More Than £2bn Wiped Off The Value Of Boohoo And Why It’s Now In Danger Of Infecting The Rest Of Fast Fashion

Shares in Boohoo continue to nosedive, now over £2 billion has been wiped off the fast fashion retailer’s value since the original Sunday Times report into allegations of modern slavery was published over a week ago.

Despite Boohoo reporting that they were launching an immediate investigation into its supply chain, it appears that this has not satisfied many ethical investors.

A statement from the company last week read, “As one of a number of retailers that source products in the area, boohoo wants to reiterate that it does not and will not condone any incidence of mistreatment of employees and of non-compliance with our strict supplier code of conduct.

“Boohoo remains committed to supporting UK manufacturing and is determined to drive up standards where this is required.

“Where help and support for improvement is required we have and will continue to provide it, to ensure that everyone working to produce clothing in Leicester is properly remunerated, at least the National Minimum Wage, fairly treated and safe at work.”

However, late last week, new reports of unsafe working conditions at Leicester factories which supply Boohoo resulted in investors selling their stakes in the company.

Analysts at Shore Capital sent out advice to sell Boohoo shares, saying the allegations were likely to mean “growing difficulty” for ethical investors. Aberdeen Standard Investments sold off 27m shares worth about £80m last week, criticising Boohoo’s “inadequate” response to allegations of malpractice.

And on Monday, analysts at Bank of America issued detailed guidance suggesting that the pace of Boohoo’s sales growth in the UK could be halved by the bad publicity while its costs might have to increase by up to £20m a year in order to fix potential malpractice in its supply chain.

In contrast, ASOS today released its Q3 trading statement, reporting group sales up 10% to £1,014.2m and an increase in its active customer base up 16% to 23 million.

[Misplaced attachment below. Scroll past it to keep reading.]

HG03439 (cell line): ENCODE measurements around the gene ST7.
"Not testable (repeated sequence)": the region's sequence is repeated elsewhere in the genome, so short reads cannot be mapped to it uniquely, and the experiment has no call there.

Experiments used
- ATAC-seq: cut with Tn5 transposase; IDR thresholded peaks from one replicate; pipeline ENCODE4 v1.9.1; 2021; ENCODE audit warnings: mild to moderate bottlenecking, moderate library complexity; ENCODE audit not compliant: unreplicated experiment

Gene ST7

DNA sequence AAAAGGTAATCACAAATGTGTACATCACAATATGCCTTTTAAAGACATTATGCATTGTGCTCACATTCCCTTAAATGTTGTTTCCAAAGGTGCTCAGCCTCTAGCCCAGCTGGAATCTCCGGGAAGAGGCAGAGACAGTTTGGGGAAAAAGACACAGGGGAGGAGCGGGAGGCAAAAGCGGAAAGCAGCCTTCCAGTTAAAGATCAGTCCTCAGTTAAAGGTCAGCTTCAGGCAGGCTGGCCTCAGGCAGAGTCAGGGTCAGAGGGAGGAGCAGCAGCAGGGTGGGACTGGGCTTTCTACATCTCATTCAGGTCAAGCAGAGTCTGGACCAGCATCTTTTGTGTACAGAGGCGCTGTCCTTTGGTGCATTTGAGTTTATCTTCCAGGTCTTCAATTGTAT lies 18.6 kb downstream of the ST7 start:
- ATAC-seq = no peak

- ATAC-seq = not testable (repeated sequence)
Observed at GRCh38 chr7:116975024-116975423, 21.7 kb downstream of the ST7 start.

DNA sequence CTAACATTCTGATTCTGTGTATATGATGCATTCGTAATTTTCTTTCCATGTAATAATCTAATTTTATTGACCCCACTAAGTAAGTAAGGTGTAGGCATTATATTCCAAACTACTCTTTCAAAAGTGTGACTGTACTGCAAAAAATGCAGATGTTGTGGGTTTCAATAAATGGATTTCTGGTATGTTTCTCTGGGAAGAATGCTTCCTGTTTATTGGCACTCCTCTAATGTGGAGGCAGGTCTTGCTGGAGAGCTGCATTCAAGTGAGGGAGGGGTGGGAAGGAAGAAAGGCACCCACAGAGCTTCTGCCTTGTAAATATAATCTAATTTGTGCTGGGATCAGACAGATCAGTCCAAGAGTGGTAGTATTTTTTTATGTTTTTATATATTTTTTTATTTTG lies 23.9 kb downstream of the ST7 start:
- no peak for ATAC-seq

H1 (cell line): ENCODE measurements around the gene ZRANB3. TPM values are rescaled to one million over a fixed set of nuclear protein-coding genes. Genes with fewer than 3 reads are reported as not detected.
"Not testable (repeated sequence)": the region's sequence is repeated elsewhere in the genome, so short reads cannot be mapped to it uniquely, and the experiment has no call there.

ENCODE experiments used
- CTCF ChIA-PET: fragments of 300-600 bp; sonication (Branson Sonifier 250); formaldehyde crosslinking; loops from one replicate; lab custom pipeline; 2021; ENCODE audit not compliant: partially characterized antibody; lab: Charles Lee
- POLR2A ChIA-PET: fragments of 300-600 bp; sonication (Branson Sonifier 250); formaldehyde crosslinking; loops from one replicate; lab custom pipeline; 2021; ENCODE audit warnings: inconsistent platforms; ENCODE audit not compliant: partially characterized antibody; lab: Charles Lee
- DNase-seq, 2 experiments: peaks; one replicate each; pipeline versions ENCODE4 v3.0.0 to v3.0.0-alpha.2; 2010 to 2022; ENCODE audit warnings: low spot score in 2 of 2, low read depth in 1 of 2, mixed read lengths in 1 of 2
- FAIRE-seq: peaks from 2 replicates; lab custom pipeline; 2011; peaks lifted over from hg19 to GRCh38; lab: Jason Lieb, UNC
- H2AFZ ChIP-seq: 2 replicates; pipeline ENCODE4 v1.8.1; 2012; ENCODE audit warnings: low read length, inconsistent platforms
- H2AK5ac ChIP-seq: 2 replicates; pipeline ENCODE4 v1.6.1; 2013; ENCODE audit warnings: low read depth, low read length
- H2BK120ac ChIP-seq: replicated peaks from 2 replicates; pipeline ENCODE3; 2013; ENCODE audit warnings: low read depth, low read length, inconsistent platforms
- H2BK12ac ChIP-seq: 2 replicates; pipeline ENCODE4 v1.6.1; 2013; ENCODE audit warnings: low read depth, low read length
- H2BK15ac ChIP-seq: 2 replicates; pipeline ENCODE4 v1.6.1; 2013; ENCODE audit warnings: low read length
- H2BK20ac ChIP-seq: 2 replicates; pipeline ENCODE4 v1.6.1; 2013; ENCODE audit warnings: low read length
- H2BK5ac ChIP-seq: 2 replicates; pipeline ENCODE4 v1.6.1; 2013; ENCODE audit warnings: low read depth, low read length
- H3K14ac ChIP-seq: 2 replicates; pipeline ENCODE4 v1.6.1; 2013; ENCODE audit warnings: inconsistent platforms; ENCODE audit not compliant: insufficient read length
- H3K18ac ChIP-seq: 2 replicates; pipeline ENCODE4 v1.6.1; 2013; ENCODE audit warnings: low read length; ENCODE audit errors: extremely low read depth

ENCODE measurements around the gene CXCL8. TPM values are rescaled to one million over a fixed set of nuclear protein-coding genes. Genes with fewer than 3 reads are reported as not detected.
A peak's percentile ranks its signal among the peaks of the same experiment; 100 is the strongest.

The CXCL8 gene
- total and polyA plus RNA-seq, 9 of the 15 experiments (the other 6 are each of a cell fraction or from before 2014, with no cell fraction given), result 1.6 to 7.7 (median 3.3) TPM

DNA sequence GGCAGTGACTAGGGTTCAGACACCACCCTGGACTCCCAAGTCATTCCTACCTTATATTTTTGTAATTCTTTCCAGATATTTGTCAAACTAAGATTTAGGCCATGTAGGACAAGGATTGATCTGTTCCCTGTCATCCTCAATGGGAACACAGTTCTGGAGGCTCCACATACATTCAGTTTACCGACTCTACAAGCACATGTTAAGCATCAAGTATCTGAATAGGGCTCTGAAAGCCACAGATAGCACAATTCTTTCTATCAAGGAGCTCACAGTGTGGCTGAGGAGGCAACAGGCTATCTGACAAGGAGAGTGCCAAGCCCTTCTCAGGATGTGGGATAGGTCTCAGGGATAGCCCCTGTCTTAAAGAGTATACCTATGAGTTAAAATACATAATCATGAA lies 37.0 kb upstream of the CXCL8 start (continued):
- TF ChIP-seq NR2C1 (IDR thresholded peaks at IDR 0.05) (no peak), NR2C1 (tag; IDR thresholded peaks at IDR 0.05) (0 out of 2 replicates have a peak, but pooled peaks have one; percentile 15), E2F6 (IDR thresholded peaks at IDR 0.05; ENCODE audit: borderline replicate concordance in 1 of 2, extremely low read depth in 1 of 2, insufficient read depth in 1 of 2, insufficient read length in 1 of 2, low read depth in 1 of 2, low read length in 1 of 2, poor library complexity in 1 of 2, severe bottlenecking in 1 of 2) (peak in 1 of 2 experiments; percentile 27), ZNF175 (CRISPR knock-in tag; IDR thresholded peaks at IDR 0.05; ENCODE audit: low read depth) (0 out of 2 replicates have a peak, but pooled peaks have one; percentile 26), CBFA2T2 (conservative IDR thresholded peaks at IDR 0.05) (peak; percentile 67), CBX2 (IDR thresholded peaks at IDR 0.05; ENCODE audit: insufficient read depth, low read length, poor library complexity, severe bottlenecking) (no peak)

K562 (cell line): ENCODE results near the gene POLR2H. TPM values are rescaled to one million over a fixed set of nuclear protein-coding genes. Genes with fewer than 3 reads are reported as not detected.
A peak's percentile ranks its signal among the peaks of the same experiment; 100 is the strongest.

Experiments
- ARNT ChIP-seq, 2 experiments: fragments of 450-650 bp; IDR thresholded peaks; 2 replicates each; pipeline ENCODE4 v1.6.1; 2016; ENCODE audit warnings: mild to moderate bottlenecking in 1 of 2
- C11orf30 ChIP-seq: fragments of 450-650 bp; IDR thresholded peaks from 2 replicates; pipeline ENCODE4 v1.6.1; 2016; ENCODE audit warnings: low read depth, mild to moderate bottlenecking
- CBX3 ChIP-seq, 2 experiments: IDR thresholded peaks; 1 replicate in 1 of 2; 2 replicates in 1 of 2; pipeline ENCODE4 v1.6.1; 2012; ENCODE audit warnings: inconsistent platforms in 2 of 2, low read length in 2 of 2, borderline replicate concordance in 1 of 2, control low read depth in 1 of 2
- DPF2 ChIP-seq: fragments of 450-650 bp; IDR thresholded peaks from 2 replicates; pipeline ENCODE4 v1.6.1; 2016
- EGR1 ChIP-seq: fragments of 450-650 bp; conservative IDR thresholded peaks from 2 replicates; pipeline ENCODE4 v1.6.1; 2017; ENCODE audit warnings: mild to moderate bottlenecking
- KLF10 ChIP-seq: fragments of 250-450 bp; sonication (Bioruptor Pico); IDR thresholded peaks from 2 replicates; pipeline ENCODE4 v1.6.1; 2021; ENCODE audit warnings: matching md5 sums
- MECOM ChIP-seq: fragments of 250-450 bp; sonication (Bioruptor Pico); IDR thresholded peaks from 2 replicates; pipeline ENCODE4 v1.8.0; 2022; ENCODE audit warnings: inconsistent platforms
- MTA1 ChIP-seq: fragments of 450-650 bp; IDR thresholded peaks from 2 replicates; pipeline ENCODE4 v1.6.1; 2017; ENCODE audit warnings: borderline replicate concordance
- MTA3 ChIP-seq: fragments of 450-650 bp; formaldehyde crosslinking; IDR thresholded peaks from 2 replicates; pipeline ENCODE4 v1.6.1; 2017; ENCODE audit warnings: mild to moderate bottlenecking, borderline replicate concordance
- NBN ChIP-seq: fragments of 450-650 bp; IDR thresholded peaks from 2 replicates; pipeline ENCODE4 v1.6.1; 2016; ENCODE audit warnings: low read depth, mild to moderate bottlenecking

Chief executive, Nick Beighton said, “While we remain cautious about the consumer impact of Covid-19 looking forward, we are on track to deliver strong year-on-year profit growth and to return to positive free cash flow for the full-year.”

However, on the analysts call, he sounded a note of caution saying he’s “very worried” about the potential impact on the fast fashion industry from the Boohoo worker scandal.

And it now emerges that ASOS pulled a plan two years ago to use more Leicester factories owing to concerns over the welfare of workers. And in the subsequent three years, it has dropped two factories in the town due to poor ethical standards.

ASOS has for some time been transparent about its supply chain and the suppliers it uses, something Boohoo has not done although says it now will. However, in its guidance, the Bank of America also said, “In our view, part of the problem Boohoo has had through these accusations is that it does not appear to have full transparency on all of its supply chain, particularly its Tier 2 suppliers.”

As Boohoo sneezes, will it infect the rest of fast fashion or can Boohoo be sufficiently quarantined until it has recovered from the virus?

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